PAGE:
The Buzz: Florida's political winners and losers of the year
Posted January 2, 2018 12:01 a.m. EST
Heading into the mother of all Florida election years, it's time to bid 2017 goodbye with our year-end list of winners and losers in Florida politics.
A strong case could be made that Florida voters were the chief losers, given all that we've learned about our legislature: State senators hitting on and sleeping with lobbyists (and others) -- or turning a blind eye as their colleagues do. State House leaders spending obscene amounts of special interest money on elite restaurants, cigars, posh resorts. Lawmakers drinking behind closed doors.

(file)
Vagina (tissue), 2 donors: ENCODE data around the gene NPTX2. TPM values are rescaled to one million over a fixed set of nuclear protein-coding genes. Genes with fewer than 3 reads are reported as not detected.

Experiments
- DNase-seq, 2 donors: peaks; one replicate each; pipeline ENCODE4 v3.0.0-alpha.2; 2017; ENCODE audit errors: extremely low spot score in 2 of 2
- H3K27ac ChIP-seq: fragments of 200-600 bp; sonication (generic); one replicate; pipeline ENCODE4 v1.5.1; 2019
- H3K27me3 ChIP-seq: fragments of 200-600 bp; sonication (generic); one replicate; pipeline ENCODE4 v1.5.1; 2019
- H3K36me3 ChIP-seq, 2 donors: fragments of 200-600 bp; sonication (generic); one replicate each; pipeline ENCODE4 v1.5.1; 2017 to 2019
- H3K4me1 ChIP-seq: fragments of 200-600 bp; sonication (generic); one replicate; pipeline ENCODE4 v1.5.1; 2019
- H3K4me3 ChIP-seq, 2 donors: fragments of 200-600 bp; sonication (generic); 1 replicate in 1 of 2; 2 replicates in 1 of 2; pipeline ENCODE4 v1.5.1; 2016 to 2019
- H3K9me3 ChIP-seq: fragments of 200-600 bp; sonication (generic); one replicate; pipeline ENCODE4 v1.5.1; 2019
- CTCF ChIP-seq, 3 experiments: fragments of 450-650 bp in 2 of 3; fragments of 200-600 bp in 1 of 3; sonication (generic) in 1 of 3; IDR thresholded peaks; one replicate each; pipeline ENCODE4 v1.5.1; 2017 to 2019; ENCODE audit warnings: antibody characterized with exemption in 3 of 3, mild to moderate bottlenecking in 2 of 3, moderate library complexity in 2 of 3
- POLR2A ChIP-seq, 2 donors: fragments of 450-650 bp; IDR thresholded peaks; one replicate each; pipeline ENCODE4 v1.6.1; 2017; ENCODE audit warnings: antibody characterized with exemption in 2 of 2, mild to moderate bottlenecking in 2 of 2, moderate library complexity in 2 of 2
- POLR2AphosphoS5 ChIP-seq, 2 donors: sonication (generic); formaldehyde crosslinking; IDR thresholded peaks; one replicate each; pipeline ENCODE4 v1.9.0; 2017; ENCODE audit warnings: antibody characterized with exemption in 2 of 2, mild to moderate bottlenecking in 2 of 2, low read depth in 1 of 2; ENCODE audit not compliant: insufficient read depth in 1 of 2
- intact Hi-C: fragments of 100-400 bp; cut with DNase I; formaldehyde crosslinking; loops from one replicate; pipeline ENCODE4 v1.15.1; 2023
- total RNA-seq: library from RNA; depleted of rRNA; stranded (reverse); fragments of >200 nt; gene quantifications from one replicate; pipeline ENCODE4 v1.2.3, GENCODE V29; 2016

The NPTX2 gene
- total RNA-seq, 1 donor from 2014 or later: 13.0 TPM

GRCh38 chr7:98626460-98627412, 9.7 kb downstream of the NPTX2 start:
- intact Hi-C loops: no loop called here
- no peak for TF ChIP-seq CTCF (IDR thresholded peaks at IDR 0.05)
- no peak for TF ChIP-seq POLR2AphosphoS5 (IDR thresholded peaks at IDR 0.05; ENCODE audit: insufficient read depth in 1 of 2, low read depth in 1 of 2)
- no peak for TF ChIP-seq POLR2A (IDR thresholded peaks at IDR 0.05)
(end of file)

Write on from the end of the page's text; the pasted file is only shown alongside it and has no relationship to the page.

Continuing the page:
But that's so depressingly broad, we'd rather narrow it down a bit. Drum roll please ...
Winner of the year
Richard Corcoran. Critics see him as a bully and sanctimonious hypocrite, an utter insider pretending to be a populist. But the wily Florida House speaker from Pasco County has dominated the agenda in Tallahassee like no one since Jeb Bush. He outmaneuvered both the governor and Florida Senate in last year's legislative session, and there is little reason to doubt he will do so again in 2018, as he raises his profile in advance of a likely gubernatorial run.
Loser of the year
The Florida Senate. Three senators -- Jack Latvala of Pinellas County, Jeff Clemens of Palm Beach County and Frank Artiles of Miami-Dade -- knocked out of office for being pigs of one sort or another. What's supposed to be the more deliberative body looked more like the Animal House branch.